Abstract: How much is support for vote by mail (VBM) impacted by the COVID-19 pandemic, partisanship, and recent efforts by partisan elites to politicize discussions about expanding the use of VBM in November 2020? Using surveys of registered voters conducted in April and May 2020 we characterize how changing concerns about COVID 19 and increased partisan messaging affects public support for VBM. We show that the bipartisan support for VBM in April 2020 falls sharply after just six weeks because: Republicans became less worried about catching COVID-19, and unconcerned Republicans also became more opposed to VBM. The pandemic originally increased public support for expanding VBM to help combat the spread of COVID-19 - creating a relative unique opportunity to examine the public’s willingness to reconsider how elections are administered - but decreasing COVID-19 concerns among Republicans and increased opposition among unconcerned Republicans (perhaps due to increased partisan messaging) has combined to increase partisan divisions in otherwise historically high levels of public support for VBM.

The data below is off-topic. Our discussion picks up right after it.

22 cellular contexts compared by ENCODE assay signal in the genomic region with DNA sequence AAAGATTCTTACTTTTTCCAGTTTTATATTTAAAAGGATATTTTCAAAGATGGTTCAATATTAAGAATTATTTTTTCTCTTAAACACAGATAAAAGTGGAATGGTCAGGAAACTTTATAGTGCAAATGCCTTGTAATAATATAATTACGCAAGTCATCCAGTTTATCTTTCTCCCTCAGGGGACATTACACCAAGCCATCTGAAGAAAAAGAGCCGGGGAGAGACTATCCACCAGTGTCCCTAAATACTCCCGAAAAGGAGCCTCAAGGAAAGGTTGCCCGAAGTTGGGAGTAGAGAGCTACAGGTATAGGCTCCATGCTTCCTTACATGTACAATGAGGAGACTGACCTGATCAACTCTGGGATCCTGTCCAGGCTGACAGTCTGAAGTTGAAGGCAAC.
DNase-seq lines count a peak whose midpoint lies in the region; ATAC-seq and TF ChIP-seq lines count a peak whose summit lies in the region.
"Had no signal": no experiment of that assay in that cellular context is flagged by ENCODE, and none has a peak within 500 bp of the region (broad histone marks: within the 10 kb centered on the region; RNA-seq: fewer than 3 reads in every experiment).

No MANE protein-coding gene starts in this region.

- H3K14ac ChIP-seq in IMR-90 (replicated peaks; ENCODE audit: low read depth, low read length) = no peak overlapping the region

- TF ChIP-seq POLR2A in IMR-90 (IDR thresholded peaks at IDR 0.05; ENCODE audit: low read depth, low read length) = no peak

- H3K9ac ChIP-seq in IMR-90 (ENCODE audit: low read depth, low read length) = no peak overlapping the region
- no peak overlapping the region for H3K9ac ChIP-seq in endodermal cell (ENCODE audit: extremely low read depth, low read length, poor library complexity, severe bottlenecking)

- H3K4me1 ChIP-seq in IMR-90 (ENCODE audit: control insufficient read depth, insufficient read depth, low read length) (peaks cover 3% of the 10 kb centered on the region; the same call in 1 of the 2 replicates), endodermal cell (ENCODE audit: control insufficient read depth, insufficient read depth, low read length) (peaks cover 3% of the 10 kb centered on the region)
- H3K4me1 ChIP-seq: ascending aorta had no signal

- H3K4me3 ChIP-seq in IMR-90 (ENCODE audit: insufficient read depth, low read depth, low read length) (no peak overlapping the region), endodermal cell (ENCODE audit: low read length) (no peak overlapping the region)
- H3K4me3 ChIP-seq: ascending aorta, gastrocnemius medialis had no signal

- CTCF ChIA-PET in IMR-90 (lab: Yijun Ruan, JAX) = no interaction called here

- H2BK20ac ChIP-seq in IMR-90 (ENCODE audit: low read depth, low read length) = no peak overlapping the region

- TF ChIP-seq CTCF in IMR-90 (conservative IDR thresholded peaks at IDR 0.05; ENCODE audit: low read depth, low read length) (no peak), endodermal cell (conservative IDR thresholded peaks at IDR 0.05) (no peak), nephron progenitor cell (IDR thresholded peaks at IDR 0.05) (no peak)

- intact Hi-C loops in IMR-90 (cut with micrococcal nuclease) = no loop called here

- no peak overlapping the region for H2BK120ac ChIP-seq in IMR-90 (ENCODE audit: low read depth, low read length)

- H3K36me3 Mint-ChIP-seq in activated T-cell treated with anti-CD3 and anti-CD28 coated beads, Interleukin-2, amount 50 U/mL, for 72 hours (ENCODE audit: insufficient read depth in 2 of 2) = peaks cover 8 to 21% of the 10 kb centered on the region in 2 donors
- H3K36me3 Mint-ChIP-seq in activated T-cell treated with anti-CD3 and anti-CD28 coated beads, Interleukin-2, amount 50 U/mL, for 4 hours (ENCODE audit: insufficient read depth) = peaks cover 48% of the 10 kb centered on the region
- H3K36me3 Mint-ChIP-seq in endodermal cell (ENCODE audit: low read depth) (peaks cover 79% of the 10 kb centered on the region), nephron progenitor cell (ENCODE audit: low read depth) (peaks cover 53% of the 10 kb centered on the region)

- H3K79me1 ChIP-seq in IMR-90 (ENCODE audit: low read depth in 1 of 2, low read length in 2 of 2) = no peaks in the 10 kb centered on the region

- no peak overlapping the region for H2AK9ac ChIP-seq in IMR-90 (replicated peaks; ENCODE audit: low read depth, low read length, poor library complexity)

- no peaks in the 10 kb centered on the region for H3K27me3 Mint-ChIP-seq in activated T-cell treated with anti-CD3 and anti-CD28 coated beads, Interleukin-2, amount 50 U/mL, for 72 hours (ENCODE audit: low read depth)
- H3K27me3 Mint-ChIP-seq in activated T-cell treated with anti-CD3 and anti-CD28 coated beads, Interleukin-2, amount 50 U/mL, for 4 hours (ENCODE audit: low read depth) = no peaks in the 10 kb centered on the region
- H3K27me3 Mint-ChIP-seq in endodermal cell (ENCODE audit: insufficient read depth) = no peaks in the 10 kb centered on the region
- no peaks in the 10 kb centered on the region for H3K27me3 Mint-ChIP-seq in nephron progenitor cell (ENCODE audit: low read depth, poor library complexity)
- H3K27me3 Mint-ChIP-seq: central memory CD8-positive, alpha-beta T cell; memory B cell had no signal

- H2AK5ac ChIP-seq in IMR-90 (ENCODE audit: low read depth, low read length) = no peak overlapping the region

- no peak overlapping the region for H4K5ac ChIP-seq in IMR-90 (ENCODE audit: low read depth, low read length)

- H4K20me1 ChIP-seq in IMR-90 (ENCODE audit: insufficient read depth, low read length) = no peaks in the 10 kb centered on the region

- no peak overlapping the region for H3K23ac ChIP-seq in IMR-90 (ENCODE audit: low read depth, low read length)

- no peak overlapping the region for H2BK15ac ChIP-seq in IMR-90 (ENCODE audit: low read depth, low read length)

Creighton, Tyler, ‘A New Start down an Old Road Toward Substantive Voter Equality for People with Disabilities’ (SSRN Scholarly Paper ID 3754515, 23 December 2020)